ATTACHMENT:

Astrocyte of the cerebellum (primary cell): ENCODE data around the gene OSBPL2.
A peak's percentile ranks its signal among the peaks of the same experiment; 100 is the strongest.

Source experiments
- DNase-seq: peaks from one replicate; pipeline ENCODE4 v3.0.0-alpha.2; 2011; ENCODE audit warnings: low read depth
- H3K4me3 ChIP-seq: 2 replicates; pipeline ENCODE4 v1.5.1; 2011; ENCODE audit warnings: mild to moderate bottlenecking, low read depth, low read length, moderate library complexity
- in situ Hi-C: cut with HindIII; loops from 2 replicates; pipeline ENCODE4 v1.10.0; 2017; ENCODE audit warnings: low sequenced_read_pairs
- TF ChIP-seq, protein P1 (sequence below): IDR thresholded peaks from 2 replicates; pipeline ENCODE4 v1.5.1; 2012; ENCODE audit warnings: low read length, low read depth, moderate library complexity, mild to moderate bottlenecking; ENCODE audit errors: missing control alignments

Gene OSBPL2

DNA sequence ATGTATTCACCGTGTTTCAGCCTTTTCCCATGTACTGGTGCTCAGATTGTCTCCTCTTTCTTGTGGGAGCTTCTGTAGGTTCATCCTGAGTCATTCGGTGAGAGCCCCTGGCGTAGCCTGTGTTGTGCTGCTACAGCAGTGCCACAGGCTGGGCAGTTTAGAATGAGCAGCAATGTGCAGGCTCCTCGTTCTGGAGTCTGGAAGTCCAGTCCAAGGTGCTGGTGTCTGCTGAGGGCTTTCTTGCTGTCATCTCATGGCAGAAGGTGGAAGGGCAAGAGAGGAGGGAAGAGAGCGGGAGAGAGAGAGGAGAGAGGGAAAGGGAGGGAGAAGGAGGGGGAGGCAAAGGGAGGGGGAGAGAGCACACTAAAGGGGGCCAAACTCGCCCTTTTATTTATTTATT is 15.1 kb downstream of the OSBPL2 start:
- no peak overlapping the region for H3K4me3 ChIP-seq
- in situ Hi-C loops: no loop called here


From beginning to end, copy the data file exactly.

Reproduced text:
Astrocyte of the cerebellum (primary cell): ENCODE data around the gene OSBPL2.
A peak's percentile ranks its signal among the peaks of the same experiment; 100 is the strongest.

Source experiments
- DNase-seq: peaks from one replicate; pipeline ENCODE4 v3.0.0-alpha.2; 2011; ENCODE audit warnings: low read depth
- H3K4me3 ChIP-seq: 2 replicates; pipeline ENCODE4 v1.5.1; 2011; ENCODE audit warnings: mild to moderate bottlenecking, low read depth, low read length, moderate library complexity
- in situ Hi-C: cut with HindIII; loops from 2 replicates; pipeline ENCODE4 v1.10.0; 2017; ENCODE audit warnings: low sequenced_read_pairs
- TF ChIP-seq, protein P1 (sequence below): IDR thresholded peaks from 2 replicates; pipeline ENCODE4 v1.5.1; 2012; ENCODE audit warnings: low read length, low read depth, moderate library complexity, mild to moderate bottlenecking; ENCODE audit errors: missing control alignments

Gene OSBPL2

DNA sequence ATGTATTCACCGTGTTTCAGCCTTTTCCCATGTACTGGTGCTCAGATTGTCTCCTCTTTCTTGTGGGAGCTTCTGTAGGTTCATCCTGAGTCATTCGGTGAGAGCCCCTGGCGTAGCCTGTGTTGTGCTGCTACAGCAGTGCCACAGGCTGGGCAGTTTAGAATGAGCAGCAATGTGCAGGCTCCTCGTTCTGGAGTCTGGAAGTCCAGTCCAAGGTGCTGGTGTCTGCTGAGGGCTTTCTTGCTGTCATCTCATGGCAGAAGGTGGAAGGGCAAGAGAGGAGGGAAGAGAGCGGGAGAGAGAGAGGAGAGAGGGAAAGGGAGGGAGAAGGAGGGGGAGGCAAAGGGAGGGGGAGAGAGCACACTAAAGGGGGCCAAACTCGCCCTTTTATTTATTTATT is 15.1 kb downstream of the OSBPL2 start:
- no peak overlapping the region for H3K4me3 ChIP-seq
- in situ Hi-C loops: no loop called here